Translating Federico

Cordoba

Patio of the Oranges at the Mosque in Cordoba

 

If you follow this blog you know I have a special place in my heart for Federico Garcia Lorca.  Today is his birthday, born June 5th 1898 as Federico del Sagrado Corazón de Jesús García Lorca.  This translates as Frederick Sacred Heart of Jesus García Lorca.  Which gives some clue to the conservative Catholic religious nature of the Spain into which he was born.

An Andalusian he was born, an Andalusian he died. His birthplace, Fuentes Vaqueros (Cowboy Springs) is near to Granada, one of the three great Moorish cities of Andalusia in Southern Spain.  He was murdered in Fuente Grande (Big Spring) during the Spanish Civil War because as a homosexual artist with a mighty pen he represented everything the Conservative Nationalists were fighting to defend Spain against.  Liberalism, futurism, surrealism, atheism, anarchism, communism, education, anti-capitalism.

Many think the poem below was foreshadowing his death.  The hooks are certainly appealing, the boy born in Cowboy Springs – Vaquero/Jinete.  Born in one spring, died at another.  I didn’t like any of the translations I found, so this is my own from the original.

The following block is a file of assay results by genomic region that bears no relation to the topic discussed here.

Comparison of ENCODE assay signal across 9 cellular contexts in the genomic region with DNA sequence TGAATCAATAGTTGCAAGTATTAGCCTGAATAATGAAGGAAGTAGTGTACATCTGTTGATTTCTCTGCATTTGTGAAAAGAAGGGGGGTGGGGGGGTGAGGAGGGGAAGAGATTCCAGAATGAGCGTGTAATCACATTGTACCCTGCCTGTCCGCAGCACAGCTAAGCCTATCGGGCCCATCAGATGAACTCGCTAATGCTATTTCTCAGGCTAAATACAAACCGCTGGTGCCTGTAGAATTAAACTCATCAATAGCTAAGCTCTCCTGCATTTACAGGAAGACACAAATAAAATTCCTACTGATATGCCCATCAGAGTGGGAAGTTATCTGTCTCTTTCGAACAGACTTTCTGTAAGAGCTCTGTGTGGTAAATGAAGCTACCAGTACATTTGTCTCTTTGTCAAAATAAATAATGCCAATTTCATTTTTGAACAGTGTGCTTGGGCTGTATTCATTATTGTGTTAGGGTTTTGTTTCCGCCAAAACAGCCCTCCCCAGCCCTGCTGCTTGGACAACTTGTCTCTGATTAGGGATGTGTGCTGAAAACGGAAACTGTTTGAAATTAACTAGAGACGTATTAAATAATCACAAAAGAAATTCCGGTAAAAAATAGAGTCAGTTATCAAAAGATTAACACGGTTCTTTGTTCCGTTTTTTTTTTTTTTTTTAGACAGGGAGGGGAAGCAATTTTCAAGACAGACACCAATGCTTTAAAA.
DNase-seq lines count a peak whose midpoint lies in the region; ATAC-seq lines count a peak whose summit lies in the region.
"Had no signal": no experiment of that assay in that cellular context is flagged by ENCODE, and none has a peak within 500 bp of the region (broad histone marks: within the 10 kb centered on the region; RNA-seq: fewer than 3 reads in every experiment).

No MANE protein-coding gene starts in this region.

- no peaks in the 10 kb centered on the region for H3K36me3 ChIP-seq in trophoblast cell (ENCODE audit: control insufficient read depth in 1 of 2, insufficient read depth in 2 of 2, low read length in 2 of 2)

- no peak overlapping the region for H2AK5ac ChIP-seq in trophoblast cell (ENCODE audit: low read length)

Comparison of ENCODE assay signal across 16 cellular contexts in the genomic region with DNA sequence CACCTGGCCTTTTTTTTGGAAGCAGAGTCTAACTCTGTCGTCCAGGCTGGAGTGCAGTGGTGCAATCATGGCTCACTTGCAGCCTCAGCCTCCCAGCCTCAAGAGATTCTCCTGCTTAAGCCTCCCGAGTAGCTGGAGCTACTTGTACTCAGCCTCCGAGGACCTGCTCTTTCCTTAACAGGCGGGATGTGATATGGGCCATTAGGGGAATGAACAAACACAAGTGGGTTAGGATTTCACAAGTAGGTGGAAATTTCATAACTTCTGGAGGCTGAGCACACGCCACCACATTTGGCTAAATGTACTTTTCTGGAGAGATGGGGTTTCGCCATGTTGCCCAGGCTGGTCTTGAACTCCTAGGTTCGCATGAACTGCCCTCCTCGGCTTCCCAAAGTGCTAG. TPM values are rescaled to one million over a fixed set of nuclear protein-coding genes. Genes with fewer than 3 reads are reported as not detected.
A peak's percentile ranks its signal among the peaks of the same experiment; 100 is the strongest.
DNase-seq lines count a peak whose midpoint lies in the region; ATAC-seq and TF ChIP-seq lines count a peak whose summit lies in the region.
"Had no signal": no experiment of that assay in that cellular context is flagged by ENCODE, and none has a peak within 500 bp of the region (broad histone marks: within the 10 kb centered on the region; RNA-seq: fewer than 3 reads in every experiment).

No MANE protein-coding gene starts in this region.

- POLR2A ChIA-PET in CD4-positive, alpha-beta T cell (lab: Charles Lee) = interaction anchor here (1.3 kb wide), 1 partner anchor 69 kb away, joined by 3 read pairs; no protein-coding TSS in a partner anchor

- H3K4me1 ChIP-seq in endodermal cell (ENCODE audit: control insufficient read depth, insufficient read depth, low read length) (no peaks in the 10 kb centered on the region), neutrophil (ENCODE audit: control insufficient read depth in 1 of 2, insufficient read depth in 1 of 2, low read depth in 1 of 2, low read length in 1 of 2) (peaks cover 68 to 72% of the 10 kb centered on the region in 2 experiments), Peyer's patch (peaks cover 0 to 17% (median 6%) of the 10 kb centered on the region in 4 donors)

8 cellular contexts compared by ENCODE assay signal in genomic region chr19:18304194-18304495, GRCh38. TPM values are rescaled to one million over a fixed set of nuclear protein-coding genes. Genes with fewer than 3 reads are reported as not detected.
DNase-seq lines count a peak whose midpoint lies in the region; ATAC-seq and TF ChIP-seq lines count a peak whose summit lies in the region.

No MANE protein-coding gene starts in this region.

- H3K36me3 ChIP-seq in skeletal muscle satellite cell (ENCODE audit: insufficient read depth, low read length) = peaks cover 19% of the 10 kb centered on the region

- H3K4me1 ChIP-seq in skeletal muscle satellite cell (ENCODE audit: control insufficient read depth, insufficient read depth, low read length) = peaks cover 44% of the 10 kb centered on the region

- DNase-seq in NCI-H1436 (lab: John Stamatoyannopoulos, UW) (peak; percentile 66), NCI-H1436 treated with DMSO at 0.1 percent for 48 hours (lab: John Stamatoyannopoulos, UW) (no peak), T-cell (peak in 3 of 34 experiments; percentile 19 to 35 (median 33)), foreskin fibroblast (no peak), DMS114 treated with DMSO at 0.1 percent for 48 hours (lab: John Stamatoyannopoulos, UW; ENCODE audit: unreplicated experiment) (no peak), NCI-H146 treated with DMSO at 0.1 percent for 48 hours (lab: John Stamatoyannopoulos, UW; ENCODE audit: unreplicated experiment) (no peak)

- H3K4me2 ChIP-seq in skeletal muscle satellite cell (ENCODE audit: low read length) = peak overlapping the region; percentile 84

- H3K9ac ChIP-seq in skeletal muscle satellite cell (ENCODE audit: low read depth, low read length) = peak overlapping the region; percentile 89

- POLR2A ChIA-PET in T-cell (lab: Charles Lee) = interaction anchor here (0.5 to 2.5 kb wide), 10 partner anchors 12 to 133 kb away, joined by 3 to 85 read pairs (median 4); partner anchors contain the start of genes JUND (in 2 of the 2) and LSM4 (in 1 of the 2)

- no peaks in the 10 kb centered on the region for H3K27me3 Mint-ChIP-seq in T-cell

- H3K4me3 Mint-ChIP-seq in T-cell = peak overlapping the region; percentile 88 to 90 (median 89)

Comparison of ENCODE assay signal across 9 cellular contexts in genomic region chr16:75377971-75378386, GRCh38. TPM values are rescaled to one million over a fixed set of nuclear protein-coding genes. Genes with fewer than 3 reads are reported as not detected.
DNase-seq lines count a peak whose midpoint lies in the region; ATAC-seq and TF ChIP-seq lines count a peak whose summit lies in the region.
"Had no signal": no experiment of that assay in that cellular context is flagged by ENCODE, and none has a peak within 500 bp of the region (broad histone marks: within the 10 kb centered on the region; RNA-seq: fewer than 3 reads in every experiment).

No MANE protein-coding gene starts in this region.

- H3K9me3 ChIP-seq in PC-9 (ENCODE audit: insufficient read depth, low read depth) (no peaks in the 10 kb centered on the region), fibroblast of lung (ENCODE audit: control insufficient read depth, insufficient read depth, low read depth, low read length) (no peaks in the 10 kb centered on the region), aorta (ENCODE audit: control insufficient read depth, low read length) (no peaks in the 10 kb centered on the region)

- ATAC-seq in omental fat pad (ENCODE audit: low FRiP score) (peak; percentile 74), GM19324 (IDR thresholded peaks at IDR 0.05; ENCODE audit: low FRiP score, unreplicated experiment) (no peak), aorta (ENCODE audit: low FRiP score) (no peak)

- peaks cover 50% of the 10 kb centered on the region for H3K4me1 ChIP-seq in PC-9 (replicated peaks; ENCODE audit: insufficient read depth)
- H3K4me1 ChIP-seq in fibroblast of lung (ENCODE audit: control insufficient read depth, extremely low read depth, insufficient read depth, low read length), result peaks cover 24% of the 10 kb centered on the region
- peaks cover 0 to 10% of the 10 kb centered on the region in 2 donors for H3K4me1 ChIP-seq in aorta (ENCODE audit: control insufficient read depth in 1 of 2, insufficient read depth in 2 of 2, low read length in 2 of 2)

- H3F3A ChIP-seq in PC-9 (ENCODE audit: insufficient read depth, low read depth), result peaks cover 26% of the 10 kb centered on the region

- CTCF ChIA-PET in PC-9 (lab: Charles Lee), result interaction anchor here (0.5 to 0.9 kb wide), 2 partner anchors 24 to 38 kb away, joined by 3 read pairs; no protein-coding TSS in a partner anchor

Rider’s Song (Canción del jinete); by Federico Garcia Lorca (Trans. D. Clancy)

Cordoba, far and distant.

Black pony, full moon,
and olives in my pack.
Although I know the ways
I’ll never reach Cordoba.

Across the plain, against the wind,
black pony, red moon.
Death seeks me out
from the towers of Cordoba.

How long the road!
How brave my pony!
But death awaits me
before I reach Cordoba!

Cordoba, far and distant.

Cutting edge

Carabiner

Ulster Carabiner of the 9 years war

What is considered to be at the “cutting edge” of military development can be very surprising.  In the 1590’s the dominant force in Europe was Spain.  They ruled the continent with their Tercios, the mixed phalanxes of Musketeers, Pikemen and Swordsmen.

Los Tercios fueron invencibles